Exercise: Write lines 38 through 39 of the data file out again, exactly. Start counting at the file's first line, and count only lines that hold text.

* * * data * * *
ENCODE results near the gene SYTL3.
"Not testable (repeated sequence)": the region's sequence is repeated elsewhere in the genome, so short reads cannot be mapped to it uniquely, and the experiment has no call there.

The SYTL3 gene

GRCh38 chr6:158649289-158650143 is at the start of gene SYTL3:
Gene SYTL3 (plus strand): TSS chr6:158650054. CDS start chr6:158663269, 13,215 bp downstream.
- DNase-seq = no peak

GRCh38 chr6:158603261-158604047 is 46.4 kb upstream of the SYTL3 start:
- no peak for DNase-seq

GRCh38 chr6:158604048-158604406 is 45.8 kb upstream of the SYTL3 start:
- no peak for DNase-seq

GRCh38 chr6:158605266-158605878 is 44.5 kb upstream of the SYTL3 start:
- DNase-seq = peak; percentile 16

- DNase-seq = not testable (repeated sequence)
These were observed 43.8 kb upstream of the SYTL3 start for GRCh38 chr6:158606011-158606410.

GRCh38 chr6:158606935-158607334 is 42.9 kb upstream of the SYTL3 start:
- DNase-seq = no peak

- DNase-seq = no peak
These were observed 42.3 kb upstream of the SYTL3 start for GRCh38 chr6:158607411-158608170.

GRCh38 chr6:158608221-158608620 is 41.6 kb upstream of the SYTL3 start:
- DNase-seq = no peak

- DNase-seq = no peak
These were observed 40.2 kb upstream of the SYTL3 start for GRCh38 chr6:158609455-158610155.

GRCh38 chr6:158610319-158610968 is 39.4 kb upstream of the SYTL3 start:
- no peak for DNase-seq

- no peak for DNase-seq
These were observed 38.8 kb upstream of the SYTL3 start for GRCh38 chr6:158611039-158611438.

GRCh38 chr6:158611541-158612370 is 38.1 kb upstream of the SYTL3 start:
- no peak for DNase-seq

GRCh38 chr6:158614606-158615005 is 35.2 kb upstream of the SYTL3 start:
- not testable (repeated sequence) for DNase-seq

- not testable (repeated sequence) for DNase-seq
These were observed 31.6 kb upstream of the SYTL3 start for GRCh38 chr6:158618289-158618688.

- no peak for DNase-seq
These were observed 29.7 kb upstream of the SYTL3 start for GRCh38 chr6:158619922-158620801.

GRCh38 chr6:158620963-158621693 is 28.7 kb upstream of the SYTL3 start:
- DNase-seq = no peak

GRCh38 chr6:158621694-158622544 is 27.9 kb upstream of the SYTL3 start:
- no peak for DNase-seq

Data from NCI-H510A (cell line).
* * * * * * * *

- no peak for DNase-seq

Data from NCI-H510A (cell line).